As I wander along Church Cliff Beach with more than 30 eager fossil hunters, my first thought is how easy it is to spot fossils hidden in the rocks along the beach.

My second thought is that I should have worn waterproof shoes.

Experts from Lyme Regis Museum start by giving a talk outside the museum before leading us towards the beach.

They tell the group that the best time to come fossil hunting is from November through to February – because harsher weather such as rain lubricates the cliffs meaning fossils are easier to find.

At the beginning of our walk we’re told about the most common fossils to be found which include both ammonite and belemnite fossils – of which ‘thousands are found every year in Lyme’, Chris Andrew, the museum’s education officer, tells us.

Still, that didn’t stop my excitement as I became one of thousands of people to stumble across both of these common fossils hidden in the sea rocks.

Chris refers to the ammonite fossil as ‘Lyme’s iconic fossil’, with the fossil’s distinctive shape appearing on the town’s street lamps. The Jurassic Coast became famous for its fossils in the 19th century, becoming a major centre for scientific research.

One of the town’s most famous fossil hunters was Mary Anning, the daughter of a carpenter. In 1811, when Mary was 12 years old, she found the body of an ichthyosaur, or a fish-lizard. Mary also found a near complete plesiosaurus, or near lizard skeleton, in 1820; the first of its kind ever discovered.

Lyme Regis Museum regularly holds fossil walks along Lyme’s beaches, which prove popular with residents and holidaymakers alike and are often sold out in peak summer months.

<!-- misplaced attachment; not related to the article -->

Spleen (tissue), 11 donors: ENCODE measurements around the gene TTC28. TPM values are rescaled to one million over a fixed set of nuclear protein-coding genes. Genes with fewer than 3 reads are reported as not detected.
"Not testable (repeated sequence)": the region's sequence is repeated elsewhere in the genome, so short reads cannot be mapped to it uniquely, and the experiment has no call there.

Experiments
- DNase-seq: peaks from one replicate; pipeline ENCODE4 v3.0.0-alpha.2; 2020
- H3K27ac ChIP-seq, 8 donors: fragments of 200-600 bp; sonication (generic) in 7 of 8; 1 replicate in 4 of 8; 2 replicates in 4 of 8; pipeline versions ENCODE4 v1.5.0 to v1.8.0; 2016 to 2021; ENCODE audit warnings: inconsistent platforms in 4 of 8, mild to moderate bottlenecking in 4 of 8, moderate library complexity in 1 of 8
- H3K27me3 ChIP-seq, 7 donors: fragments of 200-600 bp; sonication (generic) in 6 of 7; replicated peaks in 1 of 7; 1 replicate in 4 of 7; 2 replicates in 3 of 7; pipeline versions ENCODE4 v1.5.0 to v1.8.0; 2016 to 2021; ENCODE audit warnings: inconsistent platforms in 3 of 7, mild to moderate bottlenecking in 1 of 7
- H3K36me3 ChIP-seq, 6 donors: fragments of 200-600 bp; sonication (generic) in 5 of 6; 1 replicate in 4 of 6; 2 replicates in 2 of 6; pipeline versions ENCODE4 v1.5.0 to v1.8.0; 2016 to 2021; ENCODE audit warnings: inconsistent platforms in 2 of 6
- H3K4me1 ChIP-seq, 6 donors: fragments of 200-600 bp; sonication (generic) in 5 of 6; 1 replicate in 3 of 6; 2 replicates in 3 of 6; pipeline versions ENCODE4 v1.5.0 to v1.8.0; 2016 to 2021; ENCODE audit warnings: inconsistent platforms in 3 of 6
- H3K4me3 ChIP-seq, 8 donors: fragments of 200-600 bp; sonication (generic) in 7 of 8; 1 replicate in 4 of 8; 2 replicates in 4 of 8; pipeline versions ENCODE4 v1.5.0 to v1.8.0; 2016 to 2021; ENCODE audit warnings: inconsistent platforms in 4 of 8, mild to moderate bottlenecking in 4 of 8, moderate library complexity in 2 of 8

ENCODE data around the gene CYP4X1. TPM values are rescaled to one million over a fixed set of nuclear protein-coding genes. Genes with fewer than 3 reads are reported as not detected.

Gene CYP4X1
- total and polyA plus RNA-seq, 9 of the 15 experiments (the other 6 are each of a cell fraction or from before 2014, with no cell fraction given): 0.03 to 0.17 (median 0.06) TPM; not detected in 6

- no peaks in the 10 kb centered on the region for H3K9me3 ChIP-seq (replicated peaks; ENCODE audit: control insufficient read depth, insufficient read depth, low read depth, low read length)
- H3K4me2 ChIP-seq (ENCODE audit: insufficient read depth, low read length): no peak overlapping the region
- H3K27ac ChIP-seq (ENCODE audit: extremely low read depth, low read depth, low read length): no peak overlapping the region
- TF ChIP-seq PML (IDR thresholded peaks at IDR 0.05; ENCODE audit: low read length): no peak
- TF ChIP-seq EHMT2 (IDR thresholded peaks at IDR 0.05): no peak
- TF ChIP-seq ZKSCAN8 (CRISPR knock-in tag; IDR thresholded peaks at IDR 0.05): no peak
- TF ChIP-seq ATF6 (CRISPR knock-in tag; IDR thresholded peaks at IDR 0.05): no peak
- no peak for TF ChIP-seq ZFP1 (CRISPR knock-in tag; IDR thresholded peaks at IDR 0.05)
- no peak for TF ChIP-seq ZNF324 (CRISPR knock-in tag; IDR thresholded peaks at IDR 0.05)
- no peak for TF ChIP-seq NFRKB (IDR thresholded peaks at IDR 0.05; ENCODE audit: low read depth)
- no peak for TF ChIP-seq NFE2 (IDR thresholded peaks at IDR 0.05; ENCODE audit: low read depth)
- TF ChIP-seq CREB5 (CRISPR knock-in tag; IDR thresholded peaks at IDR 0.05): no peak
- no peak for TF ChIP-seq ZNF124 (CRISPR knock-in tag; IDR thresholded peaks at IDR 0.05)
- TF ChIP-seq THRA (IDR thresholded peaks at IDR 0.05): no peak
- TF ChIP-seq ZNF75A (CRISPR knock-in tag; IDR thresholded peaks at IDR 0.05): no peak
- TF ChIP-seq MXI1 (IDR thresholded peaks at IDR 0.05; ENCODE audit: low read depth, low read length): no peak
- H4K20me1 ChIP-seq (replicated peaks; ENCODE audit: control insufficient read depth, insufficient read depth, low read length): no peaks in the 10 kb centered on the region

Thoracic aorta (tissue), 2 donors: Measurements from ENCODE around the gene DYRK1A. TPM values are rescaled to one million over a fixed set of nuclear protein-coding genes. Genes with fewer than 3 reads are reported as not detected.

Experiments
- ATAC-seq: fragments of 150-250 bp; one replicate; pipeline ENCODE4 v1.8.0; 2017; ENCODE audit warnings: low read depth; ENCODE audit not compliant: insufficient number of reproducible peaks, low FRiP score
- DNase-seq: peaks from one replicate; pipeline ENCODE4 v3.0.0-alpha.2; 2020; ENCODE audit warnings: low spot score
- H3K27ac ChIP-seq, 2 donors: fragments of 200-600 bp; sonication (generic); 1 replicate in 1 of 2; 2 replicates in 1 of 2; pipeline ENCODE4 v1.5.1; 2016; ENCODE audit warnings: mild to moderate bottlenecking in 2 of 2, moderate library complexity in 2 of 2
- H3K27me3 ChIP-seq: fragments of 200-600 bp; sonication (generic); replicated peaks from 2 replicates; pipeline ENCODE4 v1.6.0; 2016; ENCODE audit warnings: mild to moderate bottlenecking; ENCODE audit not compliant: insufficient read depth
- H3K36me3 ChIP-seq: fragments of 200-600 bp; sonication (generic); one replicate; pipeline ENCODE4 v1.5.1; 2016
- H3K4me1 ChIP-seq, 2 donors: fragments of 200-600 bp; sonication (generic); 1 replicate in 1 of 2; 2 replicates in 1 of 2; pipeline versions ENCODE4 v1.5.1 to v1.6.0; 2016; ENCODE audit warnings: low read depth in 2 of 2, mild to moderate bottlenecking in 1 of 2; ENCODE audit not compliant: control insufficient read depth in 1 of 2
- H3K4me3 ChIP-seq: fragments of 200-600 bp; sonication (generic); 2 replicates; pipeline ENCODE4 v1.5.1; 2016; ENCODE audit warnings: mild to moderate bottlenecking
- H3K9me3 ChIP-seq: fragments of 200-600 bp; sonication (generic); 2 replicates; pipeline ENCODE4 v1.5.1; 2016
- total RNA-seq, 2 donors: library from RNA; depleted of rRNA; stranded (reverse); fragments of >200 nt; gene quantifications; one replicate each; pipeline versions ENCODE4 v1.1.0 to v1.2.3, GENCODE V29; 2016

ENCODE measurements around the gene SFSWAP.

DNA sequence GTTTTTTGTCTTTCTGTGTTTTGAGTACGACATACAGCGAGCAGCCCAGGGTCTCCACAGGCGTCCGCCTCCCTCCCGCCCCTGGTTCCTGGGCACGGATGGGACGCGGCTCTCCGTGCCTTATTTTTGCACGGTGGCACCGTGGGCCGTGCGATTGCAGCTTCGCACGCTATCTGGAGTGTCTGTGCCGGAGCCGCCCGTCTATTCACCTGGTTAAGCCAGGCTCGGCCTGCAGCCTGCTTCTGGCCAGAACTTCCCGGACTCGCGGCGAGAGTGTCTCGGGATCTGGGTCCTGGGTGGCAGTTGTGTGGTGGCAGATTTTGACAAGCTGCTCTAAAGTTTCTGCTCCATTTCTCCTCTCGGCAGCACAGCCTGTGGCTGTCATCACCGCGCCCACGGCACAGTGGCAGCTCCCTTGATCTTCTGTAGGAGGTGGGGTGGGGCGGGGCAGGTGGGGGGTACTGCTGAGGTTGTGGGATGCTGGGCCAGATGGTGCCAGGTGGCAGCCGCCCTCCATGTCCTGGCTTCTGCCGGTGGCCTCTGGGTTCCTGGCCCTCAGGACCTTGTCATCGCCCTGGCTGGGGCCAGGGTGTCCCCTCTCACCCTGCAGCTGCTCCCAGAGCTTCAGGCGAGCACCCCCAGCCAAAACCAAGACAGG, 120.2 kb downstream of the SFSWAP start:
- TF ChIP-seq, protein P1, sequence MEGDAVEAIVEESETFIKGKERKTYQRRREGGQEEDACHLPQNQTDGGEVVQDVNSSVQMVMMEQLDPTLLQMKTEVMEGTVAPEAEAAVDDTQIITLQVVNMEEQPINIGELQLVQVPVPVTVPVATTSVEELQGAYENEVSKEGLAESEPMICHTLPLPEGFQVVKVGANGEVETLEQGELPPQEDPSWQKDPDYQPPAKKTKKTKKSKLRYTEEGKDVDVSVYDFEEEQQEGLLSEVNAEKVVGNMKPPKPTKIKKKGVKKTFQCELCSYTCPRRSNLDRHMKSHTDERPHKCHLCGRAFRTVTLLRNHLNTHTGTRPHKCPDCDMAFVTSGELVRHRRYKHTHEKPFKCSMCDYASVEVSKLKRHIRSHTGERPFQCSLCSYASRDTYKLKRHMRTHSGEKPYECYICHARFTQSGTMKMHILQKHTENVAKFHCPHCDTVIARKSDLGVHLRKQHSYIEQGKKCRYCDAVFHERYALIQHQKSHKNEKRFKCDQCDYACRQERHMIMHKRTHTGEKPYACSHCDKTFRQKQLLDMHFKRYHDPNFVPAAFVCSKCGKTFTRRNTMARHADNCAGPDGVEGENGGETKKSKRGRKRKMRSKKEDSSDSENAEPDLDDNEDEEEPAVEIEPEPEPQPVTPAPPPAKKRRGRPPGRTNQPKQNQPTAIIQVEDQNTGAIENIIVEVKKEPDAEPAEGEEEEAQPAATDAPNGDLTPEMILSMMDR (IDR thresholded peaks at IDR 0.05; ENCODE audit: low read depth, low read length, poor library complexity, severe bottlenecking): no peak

The popularity of the walks may not come as a surprise to many – after all, Lyme received an unexpected tourism boost after being voted the destination for the second-best beach activity in the world. In a survey conducted by travel website, fossil hunting on the beaches of Lyme Regis was only pipped to the post by snorkelling off the Philippines.

The museum’s fossil walks have been featured on TV programmes Countryfile and Coast – and even attracted Led Zeppelin frontman Robert Plant last month.

My group was told to keep safety at the forefront of their mind while fossil hunting. There is a health and safety talk given with information on the various cliff falls throughout West Dorset in the past couple of years.

As we wander along the beach, Chris tells the group that ‘one rock of a relatively small size could very well end a promising fossil hunting career’.

At the end of the walk, Paddy Howe, the museum geologist, lets us see a different kind of rock he has been collecting throughout the day and breaks the rocks open to reveal much better ammonite fossils than we could ever hope to simply stumble across.

So what makes the museum’s fossil hunting walks so popular?

Among the eager fossil hunters were Alison and John Harling from Bristol, who came along on the walk specifically to find a fossil for their seven-year-old grandson Jack.

Alison said: “The walk was something to do on our holiday anyway but we’ve had a fantastic time.”

Carrie Armstrong from Blackpool also visited the fossil walk as part of a family trip.

She said: “The walk has been really interesting. We have three children here today and they’ve found their own fossils already.”

Oliver and Daniela Conolly from London came fossil hunting in Lyme because it ‘sparks the children’s curiosity’.

The couple, who were staying in Charmouth, found seven ammonite fossils in total on the walk.

Museum director David Tucker said: “To this day people can find fossils on our beaches – but they need to be particularly careful about tide-times and shouldn’t go near the bases of any of the cliffs.”

Paddy described the day as ‘the best day’ he has had for discovering ammonites in three weeks.

In addition, any fossils found on the walk are, of course, the walker’s to keep.

There’s nothing better than coming home with a part of Lyme’s history – and the best part is that you can look back at the fossils and know you discovered them yourself.

For more information on the town’s fossil walks call 01297 443370 or visit